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Air Vent University Air Vent University

Air Vent is committed to helping roofing professionals everywhere by collecting and sharing best practices and solutions in residential attic ventilation.

Air Vent University is an extension of this commitment. Here you’ll find useful information to help you in the field now and as a reference for the future. We’ll add new “lesson plans” regularly. We’ll also mix in some fun with pop quizzes and occasional prizes. And check out our podcast, too. Welcome.

 

 

 

   

 

 

June 2021 Lesson Plan

Improper Attic Ventilation Can Reduce Shingle Life 24%

 

“When we arrive at a home and begin to climb the ladder and we are greeted with excessive granules in the gutter, we know we have a premature shingle deterioration situation. The homeowners often report that the roofing system is new and that they were sold a lifetime roofing system. Without even having to look, we know the answer: They were sold a ‘lifetime roofing system,’ but sadly one without ‘lifetime ventilation.’ ”

The statement above is from one of the 15 roofing professionals who shared their first-hand experience with premature shingle deterioration due to incorrect or zero attic ventilation. Read the full story here: The Impact of Attic Ventilation on Shingle Life.

 

Read the full article here: The Impact of Attic Ventilation on Shingle Life

 

Listen to our Podcast episode “Improper Attic Ventilation Reduces Shingle Life 24%”

 



 

 

 

 

May 2021 Lesson Plan

Getting Insurance to Pay to Bring Attic Ventilation Up to Code

 

“If you’re working with a municipality that does not even enforce the building code…send the insurance company specs from the shingle manufacturer as it pertains to attic ventilation.”

This statement from an episode of our podcast Airing it Out with Air Vent was said by Kyle Pyatt, Gen 3 Roofing Corporation, Centennial, CO. The episode focuses on the various ways to get homeowner’s insurance to pay for proper attic ventilation during a storm-damaged roof replacement claim. One of the clearest paths to the insurance company agreeing to pay is the insurance policy itself. But there are other ways, too.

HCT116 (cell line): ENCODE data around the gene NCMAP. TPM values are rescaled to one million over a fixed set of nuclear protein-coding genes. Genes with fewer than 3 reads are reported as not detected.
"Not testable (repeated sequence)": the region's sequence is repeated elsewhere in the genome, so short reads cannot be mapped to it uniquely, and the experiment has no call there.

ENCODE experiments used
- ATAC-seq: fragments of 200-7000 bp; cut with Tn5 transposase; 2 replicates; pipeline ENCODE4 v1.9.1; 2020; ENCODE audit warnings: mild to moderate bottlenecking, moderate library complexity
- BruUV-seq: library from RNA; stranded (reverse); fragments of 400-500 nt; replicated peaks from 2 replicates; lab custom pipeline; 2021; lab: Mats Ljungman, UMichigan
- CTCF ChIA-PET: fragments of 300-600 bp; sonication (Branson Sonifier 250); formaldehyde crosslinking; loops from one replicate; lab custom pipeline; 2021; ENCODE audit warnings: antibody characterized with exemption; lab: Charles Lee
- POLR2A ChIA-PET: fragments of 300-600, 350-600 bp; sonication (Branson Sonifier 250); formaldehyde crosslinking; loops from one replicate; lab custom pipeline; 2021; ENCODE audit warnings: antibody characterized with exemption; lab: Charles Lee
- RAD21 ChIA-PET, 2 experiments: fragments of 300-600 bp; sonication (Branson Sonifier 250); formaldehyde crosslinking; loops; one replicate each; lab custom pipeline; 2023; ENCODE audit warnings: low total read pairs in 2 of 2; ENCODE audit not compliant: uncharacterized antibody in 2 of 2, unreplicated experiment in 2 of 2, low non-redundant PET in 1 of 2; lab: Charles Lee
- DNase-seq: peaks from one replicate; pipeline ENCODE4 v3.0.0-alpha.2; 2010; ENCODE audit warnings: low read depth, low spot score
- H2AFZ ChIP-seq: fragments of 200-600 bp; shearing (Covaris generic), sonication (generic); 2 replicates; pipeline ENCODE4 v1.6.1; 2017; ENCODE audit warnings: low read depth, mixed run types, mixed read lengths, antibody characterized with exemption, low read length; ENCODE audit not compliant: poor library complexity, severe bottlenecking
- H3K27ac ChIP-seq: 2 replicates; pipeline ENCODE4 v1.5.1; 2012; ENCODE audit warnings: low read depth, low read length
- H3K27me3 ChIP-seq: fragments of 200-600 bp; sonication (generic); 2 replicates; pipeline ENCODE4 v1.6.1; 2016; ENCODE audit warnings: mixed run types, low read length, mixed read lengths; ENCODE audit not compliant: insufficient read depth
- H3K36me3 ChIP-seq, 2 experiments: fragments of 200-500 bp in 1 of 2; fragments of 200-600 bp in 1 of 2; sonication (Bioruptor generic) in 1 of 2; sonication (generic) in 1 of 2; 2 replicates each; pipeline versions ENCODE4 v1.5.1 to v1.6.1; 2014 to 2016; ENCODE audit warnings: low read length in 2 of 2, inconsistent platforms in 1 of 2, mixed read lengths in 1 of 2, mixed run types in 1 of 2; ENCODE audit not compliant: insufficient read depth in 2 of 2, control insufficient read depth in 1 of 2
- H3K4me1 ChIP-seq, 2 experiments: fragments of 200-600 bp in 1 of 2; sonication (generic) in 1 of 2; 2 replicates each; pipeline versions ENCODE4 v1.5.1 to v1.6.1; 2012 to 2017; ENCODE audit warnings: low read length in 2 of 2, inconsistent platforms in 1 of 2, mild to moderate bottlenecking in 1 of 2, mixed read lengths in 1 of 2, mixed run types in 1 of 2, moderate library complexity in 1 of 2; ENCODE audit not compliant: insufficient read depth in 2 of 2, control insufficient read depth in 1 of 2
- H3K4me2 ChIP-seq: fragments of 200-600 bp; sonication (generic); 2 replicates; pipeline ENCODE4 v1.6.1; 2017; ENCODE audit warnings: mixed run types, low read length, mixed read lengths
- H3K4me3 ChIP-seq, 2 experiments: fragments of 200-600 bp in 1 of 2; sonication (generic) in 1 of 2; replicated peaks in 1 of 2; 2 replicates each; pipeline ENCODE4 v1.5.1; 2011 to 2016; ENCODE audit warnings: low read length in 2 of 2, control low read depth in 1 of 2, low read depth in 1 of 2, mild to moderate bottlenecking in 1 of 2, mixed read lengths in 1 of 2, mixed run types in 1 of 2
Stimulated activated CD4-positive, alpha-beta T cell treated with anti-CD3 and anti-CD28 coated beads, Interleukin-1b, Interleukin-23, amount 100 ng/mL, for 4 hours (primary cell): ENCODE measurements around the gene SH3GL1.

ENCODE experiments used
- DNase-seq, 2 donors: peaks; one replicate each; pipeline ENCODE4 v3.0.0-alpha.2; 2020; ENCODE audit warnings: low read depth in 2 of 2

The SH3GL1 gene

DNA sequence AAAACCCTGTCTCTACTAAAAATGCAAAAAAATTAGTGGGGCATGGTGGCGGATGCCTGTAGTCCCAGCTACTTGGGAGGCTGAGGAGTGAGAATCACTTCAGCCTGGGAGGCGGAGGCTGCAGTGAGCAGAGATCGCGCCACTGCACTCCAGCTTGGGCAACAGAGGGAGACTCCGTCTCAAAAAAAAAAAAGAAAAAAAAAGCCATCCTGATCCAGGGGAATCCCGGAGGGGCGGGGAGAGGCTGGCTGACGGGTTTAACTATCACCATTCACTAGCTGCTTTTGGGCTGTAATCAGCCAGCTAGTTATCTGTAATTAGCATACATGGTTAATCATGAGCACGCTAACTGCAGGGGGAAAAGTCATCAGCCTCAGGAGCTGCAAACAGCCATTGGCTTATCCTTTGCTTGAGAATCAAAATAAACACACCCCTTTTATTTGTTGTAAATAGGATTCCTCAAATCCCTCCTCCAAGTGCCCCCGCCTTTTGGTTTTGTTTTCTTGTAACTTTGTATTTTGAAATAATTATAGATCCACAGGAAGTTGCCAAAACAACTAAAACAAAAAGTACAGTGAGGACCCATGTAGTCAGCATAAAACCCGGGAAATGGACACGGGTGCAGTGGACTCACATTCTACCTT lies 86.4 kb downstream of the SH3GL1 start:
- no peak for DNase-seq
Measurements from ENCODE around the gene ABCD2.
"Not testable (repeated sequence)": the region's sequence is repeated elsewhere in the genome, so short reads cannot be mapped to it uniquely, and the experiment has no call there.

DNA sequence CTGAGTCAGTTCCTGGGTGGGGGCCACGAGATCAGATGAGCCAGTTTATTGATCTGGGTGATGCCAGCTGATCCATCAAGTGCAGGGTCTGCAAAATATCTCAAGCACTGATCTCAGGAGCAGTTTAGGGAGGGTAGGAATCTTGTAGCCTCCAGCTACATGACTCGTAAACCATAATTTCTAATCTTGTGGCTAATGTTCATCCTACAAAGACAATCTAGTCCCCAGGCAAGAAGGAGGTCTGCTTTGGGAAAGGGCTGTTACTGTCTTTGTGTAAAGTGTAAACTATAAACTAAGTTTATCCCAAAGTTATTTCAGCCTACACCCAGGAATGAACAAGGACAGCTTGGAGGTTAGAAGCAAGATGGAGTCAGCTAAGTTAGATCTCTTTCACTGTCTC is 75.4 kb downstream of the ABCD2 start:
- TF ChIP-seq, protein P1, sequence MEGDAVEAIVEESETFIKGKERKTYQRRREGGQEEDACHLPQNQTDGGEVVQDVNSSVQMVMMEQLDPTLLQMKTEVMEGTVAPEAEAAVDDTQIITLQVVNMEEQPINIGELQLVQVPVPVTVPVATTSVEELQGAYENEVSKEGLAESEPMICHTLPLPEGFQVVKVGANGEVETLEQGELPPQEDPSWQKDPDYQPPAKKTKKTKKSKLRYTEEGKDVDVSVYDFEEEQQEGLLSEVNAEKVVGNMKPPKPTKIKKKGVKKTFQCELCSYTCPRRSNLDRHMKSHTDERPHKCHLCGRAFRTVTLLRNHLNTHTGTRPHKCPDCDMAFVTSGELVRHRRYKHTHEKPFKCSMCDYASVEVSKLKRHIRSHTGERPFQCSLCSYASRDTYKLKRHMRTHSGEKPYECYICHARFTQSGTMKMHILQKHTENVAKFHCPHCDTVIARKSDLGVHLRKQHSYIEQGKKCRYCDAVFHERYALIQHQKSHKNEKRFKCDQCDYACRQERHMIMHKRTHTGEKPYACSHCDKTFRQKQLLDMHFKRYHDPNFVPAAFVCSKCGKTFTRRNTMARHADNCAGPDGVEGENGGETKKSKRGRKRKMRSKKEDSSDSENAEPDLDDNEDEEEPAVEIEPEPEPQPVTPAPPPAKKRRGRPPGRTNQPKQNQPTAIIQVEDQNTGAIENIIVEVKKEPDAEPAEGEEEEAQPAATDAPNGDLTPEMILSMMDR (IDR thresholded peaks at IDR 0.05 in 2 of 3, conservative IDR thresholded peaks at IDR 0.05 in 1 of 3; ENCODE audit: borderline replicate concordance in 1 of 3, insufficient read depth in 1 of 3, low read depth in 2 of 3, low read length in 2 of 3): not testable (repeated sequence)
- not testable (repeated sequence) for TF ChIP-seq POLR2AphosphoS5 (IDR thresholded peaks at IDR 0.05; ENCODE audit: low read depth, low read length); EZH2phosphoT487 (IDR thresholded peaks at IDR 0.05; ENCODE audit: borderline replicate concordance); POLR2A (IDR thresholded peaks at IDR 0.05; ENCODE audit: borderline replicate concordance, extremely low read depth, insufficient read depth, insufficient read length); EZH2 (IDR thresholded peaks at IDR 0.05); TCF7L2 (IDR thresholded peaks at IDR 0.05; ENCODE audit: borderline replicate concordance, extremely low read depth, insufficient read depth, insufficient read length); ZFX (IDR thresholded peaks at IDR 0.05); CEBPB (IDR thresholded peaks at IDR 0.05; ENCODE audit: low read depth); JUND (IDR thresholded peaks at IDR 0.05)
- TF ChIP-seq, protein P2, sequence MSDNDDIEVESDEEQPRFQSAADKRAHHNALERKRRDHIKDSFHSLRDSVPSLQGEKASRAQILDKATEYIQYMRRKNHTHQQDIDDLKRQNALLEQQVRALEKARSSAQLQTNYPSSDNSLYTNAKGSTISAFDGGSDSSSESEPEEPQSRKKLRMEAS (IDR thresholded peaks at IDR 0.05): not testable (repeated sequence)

Listen to our Podcast episode “Getting Insurance to Pay to Bring the Attic Ventilation Up to Code”

 

Learn More: Handy Checklist to Get Insurance to Pay for Proper Attic Ventilation

 

 



 

 

 

 

April 2021 Lesson Plan

Attic Ventilation Per Building Code: IRC 2021

 

Every three years the International Residential building Code is reviewed for updates and then released. Residential attic ventilation is Section R806. In the 2021 IRC, the minimum amount of attic ventilation remains 1/150 (1 square foot of Net Free Area for every 150 square feet of attic floor space. Attic floor is defined as length x width FLOOR of the attic).

 

You can read the code here: 2021 International Residential Code for One- and Two-Family Dwellings

 

 



 

 

 

 

 

March 2021 Lesson Plan

Invest in Yourself and Your Business with Continuous Education

 

If you want to be best in this industry, in your business or in your personal life, then continuous education is crucial.

This statement taken from an episode of our podcast Airing it Out with Air Vent was said by Kevin Marcano, Marcano Roofing, Salem, OR. The episode focuses on the benefits everyone in your business can receive through ongoing learning – including the person who answers the phone.

 

 

Listen to our Podcast episode “Invest in Yourself and Your Business with Continuous Education”



 

 

 

 

 

February 2021 Lesson Plan

Attic Ventilation is NOT Just a Summertime Concern

 

Balanced attic ventilation is important and provides benefits year-round. Battling heat in the summer is commonly known. But equally important is the fight against wintertime moisture.

 

Read our industry article published inside Roofing Contractor Magazine: “Attic Ventilation is Not Just a Summertime Concern."

Listen to our Podcast episode Fighting Wintertime Moisture featuring
Oregon roofing contractor, Jerry Becker, sharing his experiences fighting wintertime moisture in the attic.



 

 

 

 

 

January 2021 Lesson Plan

Edge Vent Passes 30-Day Ice Dam Test

 

Installing a roof-top intake vent at the edge of the roof for houses in climates battered with snow and ice may cause you to wonder: What happens if an ice dam occurs? This test answers the question.

 

Read the Test Summary: Edge Vent Passes 30-Day Ice Dam Test Highlights

Listen to our Podcast episode Ice Dams vs. Roofs featuring
an Ohio roofing contractor sharing her experiences fighting Mother Nature.



 

 

 

 

 

December 2020 Lesson Plan

Fact or Fiction? Mixing Exhaust Vent Types is Problematic

 

Never mind what the Installation Instructions, what the shingle manufacturers, and what building code say. Forget all of that. What do roofing professionals across North America say they have witnessed when the project they are working on has pre-existing mixed types of attic exhaust vents on the roof?

 

Read the article: Fact or Fiction? Mixing Exhaust Vent Types is Problematic